L.E.K. conducted a study of more than 100 leading U.K. retailers across 11 different consumer categories to assess the strength of their market positioning, examining the three key dimensions of digital presence, physical presence, and brand and offer.
Our analysis explains which retailers have a leading digital presence, why variety retailers score highest on both physical presence and brand and offer, and which individual retailers are best in class.
Lessons from the leading brands include: the importance of social media in the digital mix, traffic volume as the foundation of a digital platform, why a right-sized store network is key to balancing cost and convenience, and how range breadth and depth drives customer satisfaction.
The U.K.’s retailers are bearing the full force of the digital storm that is sweeping through the economy. Amid the COVID-19 lockdown, high streets are deserted and shopping has moved almost entirely online for all but essential items. However, with the government now planning for a return to normality, it has never been more important for retailers to ensure that all aspects of their strategy are fit for purpose, and to invest in order to maximise consumer engagement, understand customer needs and wants, and track changing shopping habits.
Retailers striving for success in this environment need to develop a high-performing digital proposition, optimise their physical presence and excel with their brand and offer. Historically, companies could afford to focus on one or two of these dimensions, but now they need to optimise their strategy across all three to win the battle for customers and continue to grow.
But where is investment best made? Who are the market leaders when it comes to digital marketing? What underpins their standout performance? And what are the lessons for companies still wrestling with their strategy in this rapidly evolving sector?
To find out, we conducted a detailed study of more than 100 leading retailers operating across 11 different consumer categories1. For each company, we examined its performance across a number of key dimensions related to market positioning, covering digital presence, physical presence, and brand and offer. In order to develop a view of their relative positions, we ranked each company into deciles across a set of detailed metrics for each dimension.
The results for each company were then aggregated, enabling us to create the L.E.K. Retail Power Index 2020. This Executive Insights details our findings, providing a unique insight into:
- Which retailers have a leading digital presence, and why clothing is the best-performing category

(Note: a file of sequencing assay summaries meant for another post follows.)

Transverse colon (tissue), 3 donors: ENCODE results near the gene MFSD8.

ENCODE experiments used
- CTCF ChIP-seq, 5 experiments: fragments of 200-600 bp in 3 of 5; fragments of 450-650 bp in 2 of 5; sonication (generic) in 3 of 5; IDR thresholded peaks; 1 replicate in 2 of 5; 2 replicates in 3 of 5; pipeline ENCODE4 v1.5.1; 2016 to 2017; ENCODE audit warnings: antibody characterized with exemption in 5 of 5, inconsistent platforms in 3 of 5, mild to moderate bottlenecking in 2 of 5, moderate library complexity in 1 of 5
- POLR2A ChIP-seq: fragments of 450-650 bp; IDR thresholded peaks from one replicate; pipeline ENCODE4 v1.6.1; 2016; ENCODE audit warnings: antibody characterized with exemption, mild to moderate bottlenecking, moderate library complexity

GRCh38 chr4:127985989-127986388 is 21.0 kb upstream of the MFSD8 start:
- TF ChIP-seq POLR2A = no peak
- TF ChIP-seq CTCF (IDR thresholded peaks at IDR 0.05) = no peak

- Why variety retailers score highest on both physical presence and brand and offer dimensions
- Which individual retailers are best in class for each dimension
- The lessons for all retailers looking to create a robust market position
Dimension 1: Digital leaders
We examined retailers’ digital performance across 11 categories and observed that clothing retailers, on average, performed better than others, with department stores and grocery close behind (see Figure 1).
Within clothing, we looked at 34 companies across a variety of digital metrics, including reach, activity, experience and mobile performance. The top performers were value retailers Primark and Boohoo, but no individual retailer stood out on all dimensions, and even the category leaders had specific weaknesses in addition to their clear strengths. We noticed that the top five digital performers are in the top 10% or 20% of companies when it comes to both Instagram and Facebook followers.
Across the digital metrics measured, Boohoo scored highly for its online shopping experience and for a very strong social media presence.
Primark certainly wages strong digital campaigns — which partly explains its superior brand strength (see Figure 2). With more than eight million followers on Instagram and six million on Facebook, the retailer generates significant interest on social media by employing such diverse strategies as using pictures of customers in Brooklyn and collaborations with influencers and reality TV personalities. However, it still lacks a transactional website, which limits its ability to convert all the brand equity directly and measurably into sales.
One example of highly developed digital strategies outside clothing is JD Sports, the leader in the sportswear category and one of the few brands that score highly for digital strength (see Figure 3). In footwear, Size? and Footasylum (both owned by JD Sports) are also scoring high in digital presence. Size? in particular has focused on improving its digital strength through social media activity. In 2018, it posted more than 2,000 times on both Facebook and Instagram — significantly more than the 500 to 1,000 posts produced by competitors.
Dimension 2: Physical presence leaders
We assessed retailers for the size of their network and the perceived ease of visiting a store. The top-performing category for physical presence was variety retailers (see Figure 4), with B&M the top performer. It opened 39 net new stores in FY 2018 and 44 in FY 2019, and now boasts some 600 retail outlets.
However, the best individual companies with the strongest physical presence come from other categories. Boots and Argos have store networks noted for their convenience, ease of access and ease of collection. Argos’s merger with Sainsbury has yielded a significant increase in presence through implanting Argos stores or collection points in many Sainsbury stores.